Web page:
Cooking with toddlers sounds like a monumental task some days, but if you are interested in the principles of Montessori education, then cooking is one of the best possible places to start. There are a number of ways to integrate your child’s education into the kitchen, allowing you to simultaneously teach them crucial life skills and guide them in their development. Here are some specifics on how the process works, and particularly how it can be implemented for toddlers:
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Prepare for cooking with toddlers with the proper tools
This is not the time to break out your great-grandmother’s rolling pins. Finding the appropriate, toddler-friendly tools, are essential to making cooking with toddlers enjoyable. These are our favorite resources and making baking much more manageable. Click each image to shop or head to my Amazon Storefront to see all my favorite kitchen accessories!
How does cooking relate to to Montessori education?
Cooking gives your child a certain degree of freedom in how they want to accomplish their goals and the task at hand, which is very compatible with the tenets of Montessori. They are not restricted in how they move around the kitchen, which can have positive effects on their development.
Similarly, cooking with toddlers can take up a rather large chunk of time, which means that your child will be able to focus on the task at hand for a long period. Instead of breaking up the experience into smaller chunks that might not be as effective, this style allows your child to really commit to the experience.
Of course, cooking with toddlers also allows for a very direct and constructive method of learning, which is exactly what you want to achieve with a Montessori education. When creating a dish, your child will both be able to participate in the creation process and directly enjoy the fruits of their labor, which can help commit those lessons to memory.
What kinds of cooking activities are right for toddlers?
One of the biggest hurdles that you may face is finding activities that are specifically useful for toddlers. For a number of reasons, they can’t just dive into any type of cooking in the kitchen, so you will need to find small and productive tasks that they can engage in. However, you also want the tasks to have a clear and identifiable result that they can appreciate.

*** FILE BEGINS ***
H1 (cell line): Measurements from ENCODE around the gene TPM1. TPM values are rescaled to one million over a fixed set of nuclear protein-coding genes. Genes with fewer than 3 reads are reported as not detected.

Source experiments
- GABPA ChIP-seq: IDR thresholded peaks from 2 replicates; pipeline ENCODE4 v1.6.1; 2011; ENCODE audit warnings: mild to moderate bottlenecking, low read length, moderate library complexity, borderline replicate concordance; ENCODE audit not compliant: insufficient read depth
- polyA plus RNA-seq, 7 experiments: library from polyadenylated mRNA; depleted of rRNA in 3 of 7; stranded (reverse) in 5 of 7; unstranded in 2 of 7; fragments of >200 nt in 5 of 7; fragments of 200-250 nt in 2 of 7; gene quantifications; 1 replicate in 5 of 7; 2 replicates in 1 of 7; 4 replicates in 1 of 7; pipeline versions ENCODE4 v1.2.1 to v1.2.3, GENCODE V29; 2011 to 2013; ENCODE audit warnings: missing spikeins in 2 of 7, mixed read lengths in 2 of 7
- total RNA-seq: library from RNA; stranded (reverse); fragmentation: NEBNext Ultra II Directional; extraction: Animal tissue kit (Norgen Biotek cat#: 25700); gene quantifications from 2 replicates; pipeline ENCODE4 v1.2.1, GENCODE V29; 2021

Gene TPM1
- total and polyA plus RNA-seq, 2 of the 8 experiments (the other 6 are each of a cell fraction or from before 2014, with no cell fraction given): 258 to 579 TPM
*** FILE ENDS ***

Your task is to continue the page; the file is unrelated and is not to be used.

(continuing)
For this reason, snacks are an excellent place to start. When cooking with a toddler that is between one and two years old, cutting up fruit (with child-safe tools) and combining that fruit into a larger dish can be a great idea. They will be able to both observe the food changing as a direct result of their actions and taste how their actions have resulted in new flavors.
Baking bread from scratch is also a perfect choice, since it allows your child to see massive changes as a result of their actions. Watching the bread rise after grinding up the flour can be a very fulfilling and educational experience, but they might not be able to make the connection between them until they are two or three.
How will you know if cooking was successful in teaching elements of a Montessori education?
Child development is a very complex and lengthy process, so you might not notice the results of guided cooking with toddlers immediately. The skills and techniques that your child learned while cooking can be used to approach other tasks, where they can apply principles across different subjects. In other words, giving your child freedom and the ability to create today can result in a much smarter child tomorrow.